Since the late 1800’s Levi Strauss has stitched the back pocket of their jeans with two connecting arches that meet in the center of the pocket. Levi Strauss holds several registered trademarks with the USPTO for their bow shaped design. Levi Strauss also actively monitors their competitors’ stitching designs to make sure they are not infringing or diluting their trademarks.
In 2005 Abercrombie and Fitch desired to register a trademark for a “mirror image stitching design” to be used on clothing, the trademark application was split into two applications one (the parent) covered jackets and the second (the child) covered all other types of clothing. When the parent application was published for opposition, Levi Strauss initiated an opposition proceeding for the parent, and filed a petition to cancel the child registration. In both circumstances, Strauss alleged that the design would cause confusion and dilute the Levi Strauss Trademark.
Further, Levi sued Abercrombie for infringement in a line of jeans, which held the opposition proceedings. A jury held that Abercrombie jeans of using the mirror image design did not infringe the mark, and the Levi Strauss failed to prove dilution by blurring of their registered trademark.
Levi Strauss did not appeal the judgment on infringement, which therefore became the final judgment on the infringement case, but Levi Strauss did appeal the dilution case. The ninth circuit reversed the district court’s ruling on dilution, reasoning that “blurring does not require identity or near identity of the marks at issue and that the district court’s reliance on that erroneous requirement affected its dilution determination. Upon returning to the district court, Levi Strauss voluntarily dismissed their dilution claim because the brand of Abercrombie selling the jeans with the mark was discontinued.
Responsive to dismissing the suit, the opposition and cancellation proceedings resumed. Abercrombie filed motions for claim preclusion and issue preclusion because of the previous litigation. The board at the US patent and trademark office ruled that claim preclusion did not apply because of the “Significant differences” between the “Transactional facts required to establish infringement in a district court, and cancellation of a registration at the board.” Yet, the Board did grant summary judgment dismissing the proceedings on the grounds of issue preclusion, holding that “there is no genuine dispute of material fact that the elements of issue preclusion exist and thus operate to bar Levi Strauss’s dilution and likelihood of confusion claims.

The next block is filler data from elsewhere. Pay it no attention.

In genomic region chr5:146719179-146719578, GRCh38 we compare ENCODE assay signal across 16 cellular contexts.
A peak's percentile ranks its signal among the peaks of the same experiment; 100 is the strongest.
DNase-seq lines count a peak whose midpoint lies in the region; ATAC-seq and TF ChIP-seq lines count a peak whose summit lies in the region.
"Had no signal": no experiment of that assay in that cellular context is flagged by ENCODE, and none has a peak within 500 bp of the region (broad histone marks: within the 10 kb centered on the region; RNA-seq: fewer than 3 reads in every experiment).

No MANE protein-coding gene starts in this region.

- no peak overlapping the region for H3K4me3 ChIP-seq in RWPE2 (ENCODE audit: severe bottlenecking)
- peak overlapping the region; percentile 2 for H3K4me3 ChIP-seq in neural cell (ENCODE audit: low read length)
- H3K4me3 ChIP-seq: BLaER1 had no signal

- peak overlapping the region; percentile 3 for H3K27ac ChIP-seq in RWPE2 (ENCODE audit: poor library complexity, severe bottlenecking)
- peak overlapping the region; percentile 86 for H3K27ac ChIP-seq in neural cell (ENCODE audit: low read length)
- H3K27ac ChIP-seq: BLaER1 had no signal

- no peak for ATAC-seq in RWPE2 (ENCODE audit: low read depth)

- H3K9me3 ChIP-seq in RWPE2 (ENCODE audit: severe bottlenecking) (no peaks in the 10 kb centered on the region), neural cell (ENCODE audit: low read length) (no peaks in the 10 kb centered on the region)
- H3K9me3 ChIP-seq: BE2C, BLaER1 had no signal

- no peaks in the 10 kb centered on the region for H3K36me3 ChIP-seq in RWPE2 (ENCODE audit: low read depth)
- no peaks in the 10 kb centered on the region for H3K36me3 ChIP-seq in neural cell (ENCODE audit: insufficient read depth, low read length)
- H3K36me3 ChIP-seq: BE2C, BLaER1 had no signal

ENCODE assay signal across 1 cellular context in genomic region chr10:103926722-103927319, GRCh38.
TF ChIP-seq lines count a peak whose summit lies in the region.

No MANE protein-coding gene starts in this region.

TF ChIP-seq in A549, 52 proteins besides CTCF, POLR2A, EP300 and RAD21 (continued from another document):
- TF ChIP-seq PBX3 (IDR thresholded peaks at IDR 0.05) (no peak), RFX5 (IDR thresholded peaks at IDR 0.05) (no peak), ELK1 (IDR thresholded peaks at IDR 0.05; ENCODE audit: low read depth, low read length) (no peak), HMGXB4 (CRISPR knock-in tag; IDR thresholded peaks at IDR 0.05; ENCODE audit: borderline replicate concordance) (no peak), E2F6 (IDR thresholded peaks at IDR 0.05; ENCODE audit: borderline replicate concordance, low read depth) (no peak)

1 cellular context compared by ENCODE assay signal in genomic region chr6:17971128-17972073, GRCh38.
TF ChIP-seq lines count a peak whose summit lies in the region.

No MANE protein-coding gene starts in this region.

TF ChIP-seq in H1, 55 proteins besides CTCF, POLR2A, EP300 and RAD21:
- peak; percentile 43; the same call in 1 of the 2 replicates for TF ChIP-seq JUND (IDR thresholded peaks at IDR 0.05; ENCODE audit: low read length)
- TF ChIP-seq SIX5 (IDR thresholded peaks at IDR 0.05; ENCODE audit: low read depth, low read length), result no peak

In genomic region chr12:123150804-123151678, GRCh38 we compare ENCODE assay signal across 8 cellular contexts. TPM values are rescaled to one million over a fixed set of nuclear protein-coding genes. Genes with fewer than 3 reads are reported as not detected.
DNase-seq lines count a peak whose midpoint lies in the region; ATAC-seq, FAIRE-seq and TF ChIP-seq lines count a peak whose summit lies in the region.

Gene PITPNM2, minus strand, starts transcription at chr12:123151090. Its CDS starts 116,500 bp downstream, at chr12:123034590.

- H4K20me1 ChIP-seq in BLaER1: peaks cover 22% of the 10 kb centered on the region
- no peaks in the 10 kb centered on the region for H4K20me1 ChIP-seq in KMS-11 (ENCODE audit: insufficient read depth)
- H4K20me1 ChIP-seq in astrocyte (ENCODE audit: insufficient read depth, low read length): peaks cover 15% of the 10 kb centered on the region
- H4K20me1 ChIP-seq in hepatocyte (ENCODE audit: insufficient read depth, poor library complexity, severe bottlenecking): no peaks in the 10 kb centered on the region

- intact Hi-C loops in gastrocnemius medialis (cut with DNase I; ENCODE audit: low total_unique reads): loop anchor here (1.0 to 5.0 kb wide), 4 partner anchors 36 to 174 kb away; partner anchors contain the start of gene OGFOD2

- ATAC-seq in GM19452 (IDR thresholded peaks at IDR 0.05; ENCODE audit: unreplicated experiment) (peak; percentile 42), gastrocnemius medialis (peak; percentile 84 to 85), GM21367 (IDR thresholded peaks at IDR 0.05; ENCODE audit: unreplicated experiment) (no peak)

Both issue preclusion and claim preclusion bars certain attempts at second litigation chances.
Issue preclusion serves, in certain circumstances, “to bar the revisiting of ‘issues’ that have been already fully litigated.” Issue preclusion requires 4 circumstances for a second suit to be barred:
(1) Identity of the issues in a prior proceeding;
(2) The issues were actually litigated;
(3) The determination of the issues was necessary to the resulting judgment; and
(4) The party defending against preclusion had a full and fair opportunity to litigate the issues.
Claim preclusion is not based on an earlier court’s resolution of a particular issue, but prevents a litigant from pressing issues in a second suit that it could have and should have raised in an earlier case.
Using the above standards, the court of appeals held that the litigation in district court did not support either issue or claim preclusion to bar Levi Strauss from making their opposition and cancellation proceedings.
Regarding issue preclusion the court of appeals held the earlier litigation was a voluntary dismissal with prejudice, and being a voluntary dismissal the courts finding did not depend on earlier findings that supported the reversed judgment (and it did not decide and specific issue at all). And the earlier judgment on infringement cannot bar Levi Strauss’s challenges in the USPTO because the cancellation and opposition proceedings involve a much broader set of issues than were presented, and therefore adjudicated.
Regarding claim preclusion, the court of appeals held that the array of differences in transaction facts conclusively demonstrates that claim preclusion cannot serve to bar such preclusions. The court of appeals reasons that a claim for dilution is not a claim preclusion in the PTO because the dilution claim in district court, like the infringement claim, involved a distinctly narrower set of product-specific transaction facts than those at issue in the registration proceedings.
Therefore, the court of appeals reversed the Board’s ruling and remanding the case for further proceedings.
AUSTIN TRADEMARK ATTORNEY’S TAKE-A-WAYS:
- It is very important to look at what your competitors are trying to file trademark applications for. This is because it may be easier to cancel or oppose a trademark before it is registered rather than after it. This is because as the facts in this case law out, cancellation and opposition proceedings have a much broader scope than what is litigated in infringement or dilution cases.
- By voluntarily withdrawing from a case before it is decided, Applicants may protect themselves from claim and/or issue preclusion because the court may not actual resolve a particular issue. In this case, if Levi did not withdraw “with prejudice” the outcome on claim preclusion may have been different, which may have barred them from brining suit.
- Timeliness of raising infringement vs. cancellation/opposition may affect an outcome in the case. It appears from this case (without further facts), that Levi should have continued with their opposition/cancelation proceedings first, and then based on the outcome of that case raised the infringement/dilution cases.